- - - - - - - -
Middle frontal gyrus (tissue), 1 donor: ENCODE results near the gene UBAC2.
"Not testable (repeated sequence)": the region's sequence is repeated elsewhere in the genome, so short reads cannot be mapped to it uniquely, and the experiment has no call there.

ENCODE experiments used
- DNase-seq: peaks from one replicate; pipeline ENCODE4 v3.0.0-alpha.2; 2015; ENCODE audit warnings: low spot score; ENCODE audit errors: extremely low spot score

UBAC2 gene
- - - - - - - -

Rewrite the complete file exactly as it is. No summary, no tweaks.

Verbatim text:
Middle frontal gyrus (tissue), 1 donor: ENCODE results near the gene UBAC2.
"Not testable (repeated sequence)": the region's sequence is repeated elsewhere in the genome, so short reads cannot be mapped to it uniquely, and the experiment has no call there.

ENCODE experiments used
- DNase-seq: peaks from one replicate; pipeline ENCODE4 v3.0.0-alpha.2; 2015; ENCODE audit warnings: low spot score; ENCODE audit errors: extremely low spot score

UBAC2 gene